The average temperature around Australia last Monday was 40 degrees. Even on a more normal summer’s day, the mercury generally hovers around 30 degrees in most areas, which can create a dilemma for many women depending on their workplace: what to wear.
This isn't an article about fashion - but about the workplace.
I was once consulting to a firm on a range of recruitment, workplace and HR issues and the CEO called me in and asked me to let the “women know what they should wear”. I asked the CEO – a man – who was always immaculately dressed himself, and on a 7 figure salary, did his company have a workplace dress policy. They didn’t; and when I asked how he wanted the employees in his company to dress, all he could come up with is “I don’t want women wearing clothes that they should wear to the beach.”
While he articulated it clumsily, what he was saying was fair enough. The company was in professional business services; they dealt with a wide range of people and other businesses; what he meant was he didn’t want low-cut or see-through gear, tank tops, midriff tops, short short skirts, pants that were way too tight, shorts or flip-flops. Some of the women at the company were dressed in such gear - and not just the younger ones as you might expect. One of the senior executive women, who must have been in her late 40s and obviously worked out well and looked after diet, was often seen in a see-through midriff top which left very little to the imagination.
On closer questioning, the CEO also said he didn’t like ‘casual Fridays’ even though everyone in the office other than he and one other wore jeans, t-shirts and sweatshirts.
My simple rule of thumb when advising people on what to wear to work is this: if you're not sure about it, then don’t wear it.
At all times, whether you’re the personal assistant or the CEO, people make a judgement about you by what you’re wearing. It may sound wrong, but it’s a fact. I’ve seen so many smart, talented people passed over for promotions simply because they didn’t dress in the appropriate manner for that workplace.
As temperatures rise and summer beckons, many employees – particularly women - may begin to question just what is the right dress code? Here’s some dos and don’ts of summer office fashion. They may not be right for every workplace, or even for you, but they may also be of help.
Never wear something that can be distracting. Steer clear of flip flops, shorts and tank tops, but there are still sophisticated ways to add a beachy feel to your work look. Brighter colours and lighter fabrics, like linen and cotton, bring both men and women comfortably into the season. For women, open-toed shoes are acceptable as long as your feet are clean and manicured. There's some great chunky heels and wedges around which look smart. A bold, vibrant nail polish and lipstick also add personality and style.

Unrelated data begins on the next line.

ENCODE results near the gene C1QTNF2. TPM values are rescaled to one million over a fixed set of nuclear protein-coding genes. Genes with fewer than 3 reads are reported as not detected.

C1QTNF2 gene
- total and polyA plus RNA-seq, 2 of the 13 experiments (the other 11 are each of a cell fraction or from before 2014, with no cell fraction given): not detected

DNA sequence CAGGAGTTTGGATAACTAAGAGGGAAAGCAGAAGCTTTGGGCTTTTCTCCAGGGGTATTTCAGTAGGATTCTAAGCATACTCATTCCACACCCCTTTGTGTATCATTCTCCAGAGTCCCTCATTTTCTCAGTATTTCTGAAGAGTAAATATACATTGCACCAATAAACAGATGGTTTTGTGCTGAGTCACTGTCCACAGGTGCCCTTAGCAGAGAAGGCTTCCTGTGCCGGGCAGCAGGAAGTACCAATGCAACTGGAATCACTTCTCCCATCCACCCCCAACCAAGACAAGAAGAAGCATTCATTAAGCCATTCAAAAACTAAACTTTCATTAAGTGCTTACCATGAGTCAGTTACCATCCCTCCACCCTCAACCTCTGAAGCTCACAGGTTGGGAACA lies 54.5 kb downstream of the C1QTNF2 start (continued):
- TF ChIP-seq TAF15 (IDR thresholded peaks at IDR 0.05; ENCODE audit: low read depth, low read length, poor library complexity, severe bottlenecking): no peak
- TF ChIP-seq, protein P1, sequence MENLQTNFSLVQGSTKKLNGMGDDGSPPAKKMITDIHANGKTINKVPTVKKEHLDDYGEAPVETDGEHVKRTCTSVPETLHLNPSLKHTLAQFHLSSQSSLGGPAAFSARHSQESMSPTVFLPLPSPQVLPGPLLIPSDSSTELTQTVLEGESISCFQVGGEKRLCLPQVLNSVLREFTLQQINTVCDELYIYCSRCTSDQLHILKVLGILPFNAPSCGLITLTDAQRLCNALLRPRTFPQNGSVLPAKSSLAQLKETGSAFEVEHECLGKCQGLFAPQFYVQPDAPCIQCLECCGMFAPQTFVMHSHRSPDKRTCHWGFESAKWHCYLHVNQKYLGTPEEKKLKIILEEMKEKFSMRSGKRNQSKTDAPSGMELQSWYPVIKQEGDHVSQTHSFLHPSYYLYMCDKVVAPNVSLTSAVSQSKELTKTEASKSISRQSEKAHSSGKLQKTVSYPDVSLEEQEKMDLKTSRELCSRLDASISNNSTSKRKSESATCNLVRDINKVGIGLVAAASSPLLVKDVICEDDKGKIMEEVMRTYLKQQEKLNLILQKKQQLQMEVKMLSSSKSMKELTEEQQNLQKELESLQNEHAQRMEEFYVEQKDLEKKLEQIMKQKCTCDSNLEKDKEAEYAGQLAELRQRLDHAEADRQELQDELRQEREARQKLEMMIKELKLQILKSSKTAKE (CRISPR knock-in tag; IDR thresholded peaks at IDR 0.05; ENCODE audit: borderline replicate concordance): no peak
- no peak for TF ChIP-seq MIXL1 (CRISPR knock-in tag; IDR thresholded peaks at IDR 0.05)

Long, hot hours and minutes in the car, bus, tram or train can be a nightmare, and you may peel off layers during your commute. Sleeveless tops are fine if you have the arms to pull it off. For most women under 40, no problem. However, for those who are older or heavier, be aware of what works for you. Unfortunately, we’re not all blessed with great arms no matter how hard we work at the gym or yoga!
If you have a tattoo, be aware of the type of work you do and what message it sends. If it’s vulgar, never show it. If you do show it, it’s smart to keep a sweater or jacket on hand for client meetings.
Necklines should be conservative and hemlines generally around the knee – above is fine if you've got the legs, but check what happens when you sit or you cross your legs. Does it ride up to your thigh? If so, it's much too short and probably too tight. It’s not about skin, it’s about style.
There’s lots of colour around this summer, which is great, but don’t dress head-to-toe in it. Use the colours with a belt, by pairing a bold top with a neutral coloured skirt or pants, or alternatively, a coloured skirt or pants with a neutral coloured top. By the way, I really love the emerald green and tangerine that is around.
There’s also lots of fun accessories around so use them. A statement necklace or vibrant coloured cuff bracelet helps pull everything together, as long as you don’t wear too much jewellery. Use a lighter coloured bag in a neutral or bright colour.
The top 6 items you should have in your work wardrobe are: a neutral coloured skirt, pants and jacket; white shirt; two coloured shirts or tops. If you can afford more, try the coloured pants or skirt and more tops.
My final bit of advice is to make sure you’re comfortable. That doesn’t mean sloppy, but if you’re busy adjusting something all day, or worried that something is showing, you haven’t dressed right and it works on your confidence levels – and that’s when work performance starts to be affected.